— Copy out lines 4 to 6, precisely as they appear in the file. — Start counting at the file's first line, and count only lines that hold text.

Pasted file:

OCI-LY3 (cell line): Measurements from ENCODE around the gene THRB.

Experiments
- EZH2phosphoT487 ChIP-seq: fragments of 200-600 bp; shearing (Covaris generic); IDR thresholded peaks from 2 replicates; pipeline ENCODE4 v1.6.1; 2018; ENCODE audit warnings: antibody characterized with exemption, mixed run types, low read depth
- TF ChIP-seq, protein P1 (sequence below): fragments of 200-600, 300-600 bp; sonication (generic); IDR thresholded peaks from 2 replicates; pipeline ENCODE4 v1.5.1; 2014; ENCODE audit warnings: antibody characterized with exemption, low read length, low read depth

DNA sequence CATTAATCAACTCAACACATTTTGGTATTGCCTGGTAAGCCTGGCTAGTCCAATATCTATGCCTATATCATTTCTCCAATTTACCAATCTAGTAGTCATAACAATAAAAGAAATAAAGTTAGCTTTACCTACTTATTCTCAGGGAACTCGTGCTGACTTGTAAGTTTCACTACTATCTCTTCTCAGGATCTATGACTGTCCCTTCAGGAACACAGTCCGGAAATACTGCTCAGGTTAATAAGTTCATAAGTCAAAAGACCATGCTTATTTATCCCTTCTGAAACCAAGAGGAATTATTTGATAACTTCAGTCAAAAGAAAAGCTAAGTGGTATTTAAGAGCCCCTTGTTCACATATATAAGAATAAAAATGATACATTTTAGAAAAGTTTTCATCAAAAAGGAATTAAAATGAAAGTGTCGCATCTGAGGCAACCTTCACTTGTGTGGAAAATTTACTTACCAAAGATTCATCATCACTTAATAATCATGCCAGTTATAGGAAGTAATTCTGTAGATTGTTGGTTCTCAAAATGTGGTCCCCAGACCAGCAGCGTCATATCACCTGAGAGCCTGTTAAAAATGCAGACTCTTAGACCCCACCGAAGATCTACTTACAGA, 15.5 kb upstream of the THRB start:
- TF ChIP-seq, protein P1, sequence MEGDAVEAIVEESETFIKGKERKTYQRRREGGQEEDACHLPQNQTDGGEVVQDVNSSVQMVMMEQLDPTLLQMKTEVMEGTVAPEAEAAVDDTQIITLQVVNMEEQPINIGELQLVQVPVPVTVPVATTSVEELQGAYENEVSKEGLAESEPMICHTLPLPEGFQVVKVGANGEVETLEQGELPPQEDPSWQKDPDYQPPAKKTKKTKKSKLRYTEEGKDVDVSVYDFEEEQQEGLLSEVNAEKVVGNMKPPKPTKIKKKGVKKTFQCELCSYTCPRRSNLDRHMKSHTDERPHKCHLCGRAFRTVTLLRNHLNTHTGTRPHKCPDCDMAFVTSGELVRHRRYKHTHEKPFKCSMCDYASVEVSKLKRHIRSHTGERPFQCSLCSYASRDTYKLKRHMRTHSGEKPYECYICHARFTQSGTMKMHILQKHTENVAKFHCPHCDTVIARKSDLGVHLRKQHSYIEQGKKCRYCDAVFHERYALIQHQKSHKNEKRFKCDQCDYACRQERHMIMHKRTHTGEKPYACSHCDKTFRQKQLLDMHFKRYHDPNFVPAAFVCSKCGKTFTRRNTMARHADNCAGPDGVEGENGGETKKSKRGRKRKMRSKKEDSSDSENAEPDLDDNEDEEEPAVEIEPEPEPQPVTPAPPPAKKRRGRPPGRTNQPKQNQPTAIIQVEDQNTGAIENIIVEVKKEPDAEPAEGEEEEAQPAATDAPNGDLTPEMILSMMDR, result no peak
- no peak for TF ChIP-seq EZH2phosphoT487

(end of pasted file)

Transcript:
- TF ChIP-seq, protein P1 (sequence below): fragments of 200-600, 300-600 bp; sonication (generic); IDR thresholded peaks from 2 replicates; pipeline ENCODE4 v1.5.1; 2014; ENCODE audit warnings: antibody characterized with exemption, low read length, low read depth

DNA sequence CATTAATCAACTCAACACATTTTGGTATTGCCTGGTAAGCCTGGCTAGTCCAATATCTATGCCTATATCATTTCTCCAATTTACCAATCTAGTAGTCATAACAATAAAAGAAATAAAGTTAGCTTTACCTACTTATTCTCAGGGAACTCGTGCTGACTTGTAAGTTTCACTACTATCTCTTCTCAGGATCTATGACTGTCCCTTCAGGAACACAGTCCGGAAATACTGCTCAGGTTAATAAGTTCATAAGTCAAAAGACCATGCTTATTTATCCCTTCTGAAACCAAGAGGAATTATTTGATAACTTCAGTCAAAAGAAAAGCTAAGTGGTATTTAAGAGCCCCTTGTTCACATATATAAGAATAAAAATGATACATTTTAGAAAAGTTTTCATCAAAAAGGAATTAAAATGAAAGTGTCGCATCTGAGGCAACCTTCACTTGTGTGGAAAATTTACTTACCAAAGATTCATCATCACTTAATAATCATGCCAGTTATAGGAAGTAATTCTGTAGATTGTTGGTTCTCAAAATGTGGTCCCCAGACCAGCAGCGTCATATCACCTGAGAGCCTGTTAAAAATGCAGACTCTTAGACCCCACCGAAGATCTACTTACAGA, 15.5 kb upstream of the THRB start:
- TF ChIP-seq, protein P1, sequence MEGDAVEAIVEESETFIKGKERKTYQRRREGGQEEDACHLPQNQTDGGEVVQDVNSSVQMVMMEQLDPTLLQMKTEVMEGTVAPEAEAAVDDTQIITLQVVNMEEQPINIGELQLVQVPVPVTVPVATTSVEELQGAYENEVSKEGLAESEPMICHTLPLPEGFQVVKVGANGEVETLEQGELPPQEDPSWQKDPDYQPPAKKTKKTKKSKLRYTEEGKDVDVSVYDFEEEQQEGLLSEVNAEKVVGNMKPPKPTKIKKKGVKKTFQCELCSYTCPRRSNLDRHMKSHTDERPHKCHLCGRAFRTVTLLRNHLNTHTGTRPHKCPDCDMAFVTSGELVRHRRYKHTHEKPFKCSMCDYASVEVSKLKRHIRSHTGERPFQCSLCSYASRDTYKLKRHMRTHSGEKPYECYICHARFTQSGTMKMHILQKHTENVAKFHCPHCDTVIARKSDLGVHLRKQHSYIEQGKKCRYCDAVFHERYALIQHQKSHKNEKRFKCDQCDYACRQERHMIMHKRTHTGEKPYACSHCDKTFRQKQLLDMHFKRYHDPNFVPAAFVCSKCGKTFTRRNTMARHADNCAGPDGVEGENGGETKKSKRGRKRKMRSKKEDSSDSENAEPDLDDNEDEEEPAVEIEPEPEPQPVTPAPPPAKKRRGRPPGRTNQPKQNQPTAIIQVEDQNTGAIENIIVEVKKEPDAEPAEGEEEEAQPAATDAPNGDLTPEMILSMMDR, result no peak